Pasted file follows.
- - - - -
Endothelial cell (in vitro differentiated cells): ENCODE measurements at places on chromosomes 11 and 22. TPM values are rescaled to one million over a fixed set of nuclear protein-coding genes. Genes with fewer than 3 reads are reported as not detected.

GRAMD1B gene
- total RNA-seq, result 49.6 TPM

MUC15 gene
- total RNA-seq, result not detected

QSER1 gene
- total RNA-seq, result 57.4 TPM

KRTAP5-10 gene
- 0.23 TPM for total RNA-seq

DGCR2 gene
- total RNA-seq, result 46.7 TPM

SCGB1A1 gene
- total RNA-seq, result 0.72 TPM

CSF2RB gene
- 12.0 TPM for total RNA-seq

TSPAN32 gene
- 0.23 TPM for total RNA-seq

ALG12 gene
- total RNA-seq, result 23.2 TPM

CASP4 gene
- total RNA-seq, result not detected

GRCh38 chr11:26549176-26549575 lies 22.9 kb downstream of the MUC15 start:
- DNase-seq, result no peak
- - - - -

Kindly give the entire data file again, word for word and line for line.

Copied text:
Endothelial cell (in vitro differentiated cells): ENCODE measurements at places on chromosomes 11 and 22. TPM values are rescaled to one million over a fixed set of nuclear protein-coding genes. Genes with fewer than 3 reads are reported as not detected.

GRAMD1B gene
- total RNA-seq, result 49.6 TPM

MUC15 gene
- total RNA-seq, result not detected

QSER1 gene
- total RNA-seq, result 57.4 TPM

KRTAP5-10 gene
- 0.23 TPM for total RNA-seq

DGCR2 gene
- total RNA-seq, result 46.7 TPM

SCGB1A1 gene
- total RNA-seq, result 0.72 TPM

CSF2RB gene
- 12.0 TPM for total RNA-seq

TSPAN32 gene
- 0.23 TPM for total RNA-seq

ALG12 gene
- total RNA-seq, result 23.2 TPM

CASP4 gene
- total RNA-seq, result not detected

GRCh38 chr11:26549176-26549575 lies 22.9 kb downstream of the MUC15 start:
- DNase-seq, result no peak